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Domestic cosmetics looking pretty overseas

Visitors check out cosmetics at a Perfect Diary store in Shanghai on April 15, 2020. [Photo/CHINA DAILY]

Improved quality, brand cachet, e-commerce all contributing to more global sales

For years, cosmetics brands from Europe, the United States and Japan have dominated the global market. But the growing cachet and volume of homegrown Chinese lipsticks, eyeliners and face blushes-becoming more popular among Chinese consumers-are also gaining momentum from consumers overseas, boosted by rising internet retailing and youth trends.

Data from the General Administration of Customs showed that in the first three quarters of last year, China exported $3.14 billion worth of cosmetics, far exceeding the export value of both 2018 and 2019, which was $2.5 billion and $2.77 billion, respectively.

According to a report jointly released by research firm CBNData and Alibaba’s Tmall, during last year’s Double Eleven shopping spree in November, Chinese cosmetics sold on Tmall’s international platform surged over 10 fold year-on-year.

Wu Daiqi, CEO of Shenzhen, Guangdong province-based Keythink Culture Communication Co Ltd, said, “International consumers are now showing a growing interest in traditional Chinese culture, and Chinese cosmetics brands are set to leverage this interests.”

In addition to cultural factors, China’s homegrown cosmetics brands have formed relatively mature industrial chains and cultivated an increasing number of sector professionals, Wu said.

According to Shenzhen-based research firm AskCI Consulting, 2020 exports of China’s cosmetics and toiletries totaled 999,019 metric tons, up 4.3 percent year-on-year, with an export value of $4.24 billion.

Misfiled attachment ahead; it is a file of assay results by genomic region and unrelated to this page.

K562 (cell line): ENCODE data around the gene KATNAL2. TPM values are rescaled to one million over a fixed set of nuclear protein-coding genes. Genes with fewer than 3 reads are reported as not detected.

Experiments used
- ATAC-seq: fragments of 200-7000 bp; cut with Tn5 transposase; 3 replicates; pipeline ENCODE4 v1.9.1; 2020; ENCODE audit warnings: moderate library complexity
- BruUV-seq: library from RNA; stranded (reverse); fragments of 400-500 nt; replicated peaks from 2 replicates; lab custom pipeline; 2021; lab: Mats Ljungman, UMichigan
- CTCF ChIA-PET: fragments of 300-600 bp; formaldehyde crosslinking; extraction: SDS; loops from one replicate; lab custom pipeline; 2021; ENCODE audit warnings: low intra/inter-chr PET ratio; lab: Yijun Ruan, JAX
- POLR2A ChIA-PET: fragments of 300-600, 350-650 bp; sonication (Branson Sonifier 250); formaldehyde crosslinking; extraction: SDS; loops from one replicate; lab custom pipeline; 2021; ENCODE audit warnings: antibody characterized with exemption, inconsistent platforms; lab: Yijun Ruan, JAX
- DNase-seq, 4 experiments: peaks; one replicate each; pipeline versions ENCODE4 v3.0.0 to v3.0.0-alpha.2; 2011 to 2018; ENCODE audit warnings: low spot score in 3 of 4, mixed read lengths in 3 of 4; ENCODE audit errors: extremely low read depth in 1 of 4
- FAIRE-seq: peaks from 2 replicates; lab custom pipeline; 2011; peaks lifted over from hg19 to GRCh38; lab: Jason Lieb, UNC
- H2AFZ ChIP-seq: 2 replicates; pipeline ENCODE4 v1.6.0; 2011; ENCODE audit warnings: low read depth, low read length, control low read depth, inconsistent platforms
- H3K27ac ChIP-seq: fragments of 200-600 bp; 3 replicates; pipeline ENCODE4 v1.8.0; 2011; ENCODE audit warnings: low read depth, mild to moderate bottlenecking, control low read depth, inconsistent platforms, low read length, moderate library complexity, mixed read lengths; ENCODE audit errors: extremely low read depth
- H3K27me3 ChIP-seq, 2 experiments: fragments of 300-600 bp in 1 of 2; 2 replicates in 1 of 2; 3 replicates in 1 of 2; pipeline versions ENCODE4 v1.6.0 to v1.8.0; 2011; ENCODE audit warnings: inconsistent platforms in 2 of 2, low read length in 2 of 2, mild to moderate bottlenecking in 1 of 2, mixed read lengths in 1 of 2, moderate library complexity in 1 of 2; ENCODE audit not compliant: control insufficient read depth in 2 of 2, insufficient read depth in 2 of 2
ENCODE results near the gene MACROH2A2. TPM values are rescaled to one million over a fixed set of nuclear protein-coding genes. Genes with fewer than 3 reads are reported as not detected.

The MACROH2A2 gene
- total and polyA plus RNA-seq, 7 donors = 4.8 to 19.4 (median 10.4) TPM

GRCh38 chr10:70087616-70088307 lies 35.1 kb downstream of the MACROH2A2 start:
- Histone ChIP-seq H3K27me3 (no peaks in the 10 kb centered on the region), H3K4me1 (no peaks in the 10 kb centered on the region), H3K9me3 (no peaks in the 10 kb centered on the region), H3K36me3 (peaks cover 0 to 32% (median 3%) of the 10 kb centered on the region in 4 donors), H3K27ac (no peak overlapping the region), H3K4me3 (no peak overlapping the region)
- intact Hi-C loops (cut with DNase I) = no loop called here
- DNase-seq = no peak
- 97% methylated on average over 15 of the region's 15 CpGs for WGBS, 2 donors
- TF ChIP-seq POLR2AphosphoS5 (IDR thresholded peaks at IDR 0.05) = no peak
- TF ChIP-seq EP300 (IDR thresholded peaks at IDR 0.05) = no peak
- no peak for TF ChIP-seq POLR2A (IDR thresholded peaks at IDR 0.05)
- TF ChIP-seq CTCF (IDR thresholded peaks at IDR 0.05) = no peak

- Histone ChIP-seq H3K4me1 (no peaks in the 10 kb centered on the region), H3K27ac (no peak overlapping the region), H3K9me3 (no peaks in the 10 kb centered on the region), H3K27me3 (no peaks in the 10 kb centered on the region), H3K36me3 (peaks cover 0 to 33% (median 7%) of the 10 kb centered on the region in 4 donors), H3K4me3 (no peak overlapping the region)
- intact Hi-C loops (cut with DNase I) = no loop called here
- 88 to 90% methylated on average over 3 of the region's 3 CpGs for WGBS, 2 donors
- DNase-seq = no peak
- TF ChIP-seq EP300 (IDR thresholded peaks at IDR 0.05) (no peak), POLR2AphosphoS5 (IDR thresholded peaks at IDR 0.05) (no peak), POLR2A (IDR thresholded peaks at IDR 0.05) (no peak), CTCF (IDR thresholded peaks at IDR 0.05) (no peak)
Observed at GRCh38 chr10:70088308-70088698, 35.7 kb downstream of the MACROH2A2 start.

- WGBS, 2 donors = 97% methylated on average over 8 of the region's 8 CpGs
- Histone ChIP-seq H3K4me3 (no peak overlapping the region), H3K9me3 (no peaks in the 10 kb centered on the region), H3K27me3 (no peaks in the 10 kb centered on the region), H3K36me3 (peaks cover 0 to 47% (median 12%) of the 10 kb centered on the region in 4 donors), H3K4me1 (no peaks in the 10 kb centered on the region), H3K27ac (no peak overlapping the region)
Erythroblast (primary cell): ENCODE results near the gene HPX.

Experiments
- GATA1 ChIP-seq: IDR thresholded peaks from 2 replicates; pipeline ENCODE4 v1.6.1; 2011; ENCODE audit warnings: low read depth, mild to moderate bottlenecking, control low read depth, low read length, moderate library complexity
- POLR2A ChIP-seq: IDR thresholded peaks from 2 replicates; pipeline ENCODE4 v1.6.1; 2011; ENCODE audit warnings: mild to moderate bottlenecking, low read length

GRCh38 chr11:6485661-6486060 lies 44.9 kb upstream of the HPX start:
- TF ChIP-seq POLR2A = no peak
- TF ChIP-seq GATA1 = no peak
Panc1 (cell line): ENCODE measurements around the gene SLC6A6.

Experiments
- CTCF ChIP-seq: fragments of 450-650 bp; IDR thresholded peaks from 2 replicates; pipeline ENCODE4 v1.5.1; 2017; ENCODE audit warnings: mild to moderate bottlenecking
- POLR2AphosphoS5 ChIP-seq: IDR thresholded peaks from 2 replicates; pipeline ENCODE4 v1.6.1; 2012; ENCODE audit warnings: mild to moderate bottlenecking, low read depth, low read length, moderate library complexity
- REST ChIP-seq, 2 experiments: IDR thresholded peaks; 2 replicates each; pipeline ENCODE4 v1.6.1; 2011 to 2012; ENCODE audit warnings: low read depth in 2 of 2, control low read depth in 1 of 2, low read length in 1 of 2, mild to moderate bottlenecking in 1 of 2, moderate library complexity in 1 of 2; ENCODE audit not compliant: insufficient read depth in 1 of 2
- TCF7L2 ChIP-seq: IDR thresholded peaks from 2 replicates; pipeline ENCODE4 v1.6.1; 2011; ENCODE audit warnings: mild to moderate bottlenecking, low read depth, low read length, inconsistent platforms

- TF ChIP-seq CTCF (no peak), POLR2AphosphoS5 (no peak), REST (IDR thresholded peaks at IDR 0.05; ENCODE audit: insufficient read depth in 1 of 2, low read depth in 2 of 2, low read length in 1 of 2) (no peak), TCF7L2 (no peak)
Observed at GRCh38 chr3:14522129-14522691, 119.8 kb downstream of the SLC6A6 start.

Among exported cosmetics, lipsticks, eye shadow and blushes were the bestsellers, while mascara and facial powder showed great sales potential, said the report from AskCI.

“In recent years, several local brands have emerged,” said Wu Rong, a cosmetics expert at Chinese news portal Jiemian.

“The development of China’s cross-border e-commerce and logistics sectors, as well as the fact that China has recovered relatively quickly from the COVID-19 pandemic, also put domestic cosmetics brands in an advantageous position in the global market,” Wu said.

Chinese homegrown cosmetics brands have developed various overseas markets and set up preferential distribution channels, Wu added.

For example, Guangzhou-based cosmetics brand Perfect Diary is putting extra focus on the Southeast Asian market. In 2020, Perfect Diary teamed up with Sensient Technologies Corp-a provider of coloring products to the pharmaceutical, cosmetics and personal care industries-to establish a cosmetics laboratory in Singapore, and launched an overseas version of its official website.

Perfect Diary’s business proved to be a success in Southeast Asia. In May, on Shopee, the largest e-commerce platform in Southeast Asia, it topped beauty product sales in Vietnam and cosmetics sales in both Singapore and Malaysia, and sales of its face powder ranked tops in the Philippines.

Meanwhile, Hangzhou, Zhejiang province-based Florasis chose Japan as its first overseas stop.

The company said that Japan and China both belong to the same Asian cultural community, and share strong cultural and aesthetic traits. Meanwhile, Japan encompasses both Eastern and Western culture, and the Japanese market can serve as a touchstone for the company to enter European and US markets.

A booth of Chinese cosmetics brand Florasis at the China Brand Day show in Shanghai on May 11. [Photo/CHINA DAILY]